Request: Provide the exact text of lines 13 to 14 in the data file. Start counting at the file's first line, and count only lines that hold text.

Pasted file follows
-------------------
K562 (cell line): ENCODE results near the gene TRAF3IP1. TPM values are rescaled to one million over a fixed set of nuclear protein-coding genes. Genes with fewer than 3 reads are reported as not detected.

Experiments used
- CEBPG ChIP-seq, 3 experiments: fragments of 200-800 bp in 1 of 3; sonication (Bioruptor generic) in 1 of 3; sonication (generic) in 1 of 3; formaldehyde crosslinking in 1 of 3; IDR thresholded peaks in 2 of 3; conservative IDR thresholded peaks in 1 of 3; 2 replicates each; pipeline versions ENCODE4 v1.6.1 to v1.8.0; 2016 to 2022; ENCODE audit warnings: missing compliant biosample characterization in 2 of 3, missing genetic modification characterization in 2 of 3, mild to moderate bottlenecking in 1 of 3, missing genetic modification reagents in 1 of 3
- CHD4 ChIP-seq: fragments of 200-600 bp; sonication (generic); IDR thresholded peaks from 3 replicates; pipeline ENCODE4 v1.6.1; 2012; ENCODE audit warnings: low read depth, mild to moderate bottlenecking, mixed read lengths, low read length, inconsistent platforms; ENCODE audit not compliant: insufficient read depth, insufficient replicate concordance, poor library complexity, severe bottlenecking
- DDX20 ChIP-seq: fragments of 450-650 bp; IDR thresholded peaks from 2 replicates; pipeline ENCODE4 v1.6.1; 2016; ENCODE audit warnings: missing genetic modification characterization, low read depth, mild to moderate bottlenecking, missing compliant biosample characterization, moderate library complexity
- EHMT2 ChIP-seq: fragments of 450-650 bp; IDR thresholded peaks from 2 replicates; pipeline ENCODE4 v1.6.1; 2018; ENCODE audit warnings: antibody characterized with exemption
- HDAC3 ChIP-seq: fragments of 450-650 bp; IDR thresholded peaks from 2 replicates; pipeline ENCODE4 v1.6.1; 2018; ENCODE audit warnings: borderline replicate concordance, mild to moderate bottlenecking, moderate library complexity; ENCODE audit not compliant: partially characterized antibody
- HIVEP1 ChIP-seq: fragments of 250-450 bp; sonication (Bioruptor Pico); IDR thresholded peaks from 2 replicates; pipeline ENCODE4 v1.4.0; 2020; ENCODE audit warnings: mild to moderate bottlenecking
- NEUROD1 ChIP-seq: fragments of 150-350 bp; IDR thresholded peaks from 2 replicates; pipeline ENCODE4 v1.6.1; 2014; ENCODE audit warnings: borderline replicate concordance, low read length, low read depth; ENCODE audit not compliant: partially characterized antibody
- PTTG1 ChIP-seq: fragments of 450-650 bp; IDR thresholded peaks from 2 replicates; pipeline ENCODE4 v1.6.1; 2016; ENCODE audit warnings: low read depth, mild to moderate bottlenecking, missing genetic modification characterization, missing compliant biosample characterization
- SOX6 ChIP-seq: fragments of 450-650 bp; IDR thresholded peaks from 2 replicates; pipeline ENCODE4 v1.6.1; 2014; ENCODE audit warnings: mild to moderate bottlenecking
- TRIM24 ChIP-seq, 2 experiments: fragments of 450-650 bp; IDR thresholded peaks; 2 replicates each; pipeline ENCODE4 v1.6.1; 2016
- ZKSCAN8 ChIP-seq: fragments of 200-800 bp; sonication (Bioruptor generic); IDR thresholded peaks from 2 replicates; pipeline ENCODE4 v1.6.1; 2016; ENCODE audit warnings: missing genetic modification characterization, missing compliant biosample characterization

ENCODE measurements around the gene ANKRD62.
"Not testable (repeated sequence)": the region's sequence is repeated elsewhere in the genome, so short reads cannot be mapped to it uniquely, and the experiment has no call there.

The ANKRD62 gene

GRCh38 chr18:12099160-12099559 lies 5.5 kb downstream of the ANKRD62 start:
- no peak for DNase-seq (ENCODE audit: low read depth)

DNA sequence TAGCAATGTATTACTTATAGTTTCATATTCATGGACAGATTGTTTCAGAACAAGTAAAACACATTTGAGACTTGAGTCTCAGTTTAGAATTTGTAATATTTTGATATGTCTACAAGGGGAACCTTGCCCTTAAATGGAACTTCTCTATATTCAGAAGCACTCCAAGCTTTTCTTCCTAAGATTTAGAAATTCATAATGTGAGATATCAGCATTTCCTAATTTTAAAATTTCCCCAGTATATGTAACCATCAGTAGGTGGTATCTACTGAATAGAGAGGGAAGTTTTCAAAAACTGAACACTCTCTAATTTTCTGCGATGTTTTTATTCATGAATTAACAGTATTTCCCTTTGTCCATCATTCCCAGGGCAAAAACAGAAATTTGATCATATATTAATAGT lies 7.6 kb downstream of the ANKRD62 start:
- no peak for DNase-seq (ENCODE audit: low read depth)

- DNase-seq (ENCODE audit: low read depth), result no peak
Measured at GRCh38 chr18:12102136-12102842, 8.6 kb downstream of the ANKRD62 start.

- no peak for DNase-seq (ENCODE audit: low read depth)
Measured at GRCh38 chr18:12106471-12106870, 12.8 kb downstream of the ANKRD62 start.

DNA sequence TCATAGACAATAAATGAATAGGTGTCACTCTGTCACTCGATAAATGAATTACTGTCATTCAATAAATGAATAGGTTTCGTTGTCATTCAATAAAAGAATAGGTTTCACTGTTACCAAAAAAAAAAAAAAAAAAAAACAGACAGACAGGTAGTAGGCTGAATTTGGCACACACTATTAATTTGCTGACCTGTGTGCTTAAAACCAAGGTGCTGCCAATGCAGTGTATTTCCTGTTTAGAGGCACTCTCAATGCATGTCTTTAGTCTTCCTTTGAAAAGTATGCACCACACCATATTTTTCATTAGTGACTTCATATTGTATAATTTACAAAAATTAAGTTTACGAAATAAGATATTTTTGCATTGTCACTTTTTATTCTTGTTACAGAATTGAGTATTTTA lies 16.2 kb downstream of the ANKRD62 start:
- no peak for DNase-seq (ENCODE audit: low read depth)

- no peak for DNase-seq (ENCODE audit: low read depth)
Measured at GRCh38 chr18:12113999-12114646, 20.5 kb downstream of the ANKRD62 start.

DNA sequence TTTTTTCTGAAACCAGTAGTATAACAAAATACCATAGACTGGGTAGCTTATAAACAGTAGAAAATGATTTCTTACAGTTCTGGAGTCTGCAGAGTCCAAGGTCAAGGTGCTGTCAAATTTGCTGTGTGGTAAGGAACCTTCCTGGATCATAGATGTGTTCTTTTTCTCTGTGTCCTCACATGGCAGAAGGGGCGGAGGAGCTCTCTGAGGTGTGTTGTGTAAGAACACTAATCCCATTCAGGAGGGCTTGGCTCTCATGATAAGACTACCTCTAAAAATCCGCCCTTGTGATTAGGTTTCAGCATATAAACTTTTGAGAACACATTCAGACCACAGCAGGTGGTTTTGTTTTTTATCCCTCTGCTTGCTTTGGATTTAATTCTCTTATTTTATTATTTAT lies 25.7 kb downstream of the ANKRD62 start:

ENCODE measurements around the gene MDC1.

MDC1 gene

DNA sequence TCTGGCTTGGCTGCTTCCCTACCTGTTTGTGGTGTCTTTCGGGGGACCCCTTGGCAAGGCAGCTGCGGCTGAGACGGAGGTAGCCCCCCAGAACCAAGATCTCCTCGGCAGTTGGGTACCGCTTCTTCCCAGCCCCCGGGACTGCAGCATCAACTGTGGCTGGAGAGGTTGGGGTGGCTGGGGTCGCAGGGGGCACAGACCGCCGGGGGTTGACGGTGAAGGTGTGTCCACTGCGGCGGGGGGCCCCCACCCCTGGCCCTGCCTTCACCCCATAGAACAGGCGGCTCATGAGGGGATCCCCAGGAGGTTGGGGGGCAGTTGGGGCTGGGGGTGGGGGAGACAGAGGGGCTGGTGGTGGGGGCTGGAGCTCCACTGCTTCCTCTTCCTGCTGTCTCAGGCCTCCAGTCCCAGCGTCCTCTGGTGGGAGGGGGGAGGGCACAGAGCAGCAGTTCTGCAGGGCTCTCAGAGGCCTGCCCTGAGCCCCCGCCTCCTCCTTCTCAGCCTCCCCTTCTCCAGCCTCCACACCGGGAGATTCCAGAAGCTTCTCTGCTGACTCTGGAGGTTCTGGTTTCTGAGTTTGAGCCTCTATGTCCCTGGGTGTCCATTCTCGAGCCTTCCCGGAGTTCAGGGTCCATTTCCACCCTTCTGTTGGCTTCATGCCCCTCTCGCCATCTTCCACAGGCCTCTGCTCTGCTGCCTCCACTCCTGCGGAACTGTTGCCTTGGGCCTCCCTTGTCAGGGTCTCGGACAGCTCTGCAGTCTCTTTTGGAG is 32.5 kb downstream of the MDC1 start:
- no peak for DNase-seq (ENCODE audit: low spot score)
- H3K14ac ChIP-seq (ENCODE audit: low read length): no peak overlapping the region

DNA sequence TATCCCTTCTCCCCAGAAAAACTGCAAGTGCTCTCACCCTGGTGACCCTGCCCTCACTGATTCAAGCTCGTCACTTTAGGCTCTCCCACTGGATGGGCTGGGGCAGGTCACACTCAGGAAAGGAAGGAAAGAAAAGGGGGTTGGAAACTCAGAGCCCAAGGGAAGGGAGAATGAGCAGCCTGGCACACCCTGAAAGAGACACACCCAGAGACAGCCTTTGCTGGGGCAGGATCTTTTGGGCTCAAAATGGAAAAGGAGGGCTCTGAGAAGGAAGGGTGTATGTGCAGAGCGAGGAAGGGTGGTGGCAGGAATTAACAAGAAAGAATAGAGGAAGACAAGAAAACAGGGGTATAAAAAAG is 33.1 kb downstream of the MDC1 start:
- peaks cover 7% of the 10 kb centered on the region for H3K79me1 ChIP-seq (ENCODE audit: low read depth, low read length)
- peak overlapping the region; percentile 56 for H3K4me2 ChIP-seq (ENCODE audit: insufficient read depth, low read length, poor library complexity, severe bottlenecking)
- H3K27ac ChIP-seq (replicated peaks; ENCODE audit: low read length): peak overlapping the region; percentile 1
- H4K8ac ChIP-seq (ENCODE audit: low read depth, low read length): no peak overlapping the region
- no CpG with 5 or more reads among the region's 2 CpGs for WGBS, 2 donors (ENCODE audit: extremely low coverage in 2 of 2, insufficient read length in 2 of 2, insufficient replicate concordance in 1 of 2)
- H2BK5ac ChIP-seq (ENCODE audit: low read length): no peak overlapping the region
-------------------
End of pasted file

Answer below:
- ZKSCAN8 ChIP-seq: fragments of 200-800 bp; sonication (Bioruptor generic); IDR thresholded peaks from 2 replicates; pipeline ENCODE4 v1.6.1; 2016; ENCODE audit warnings: missing genetic modification characterization, missing compliant biosample characterization

ENCODE measurements around the gene ANKRD62.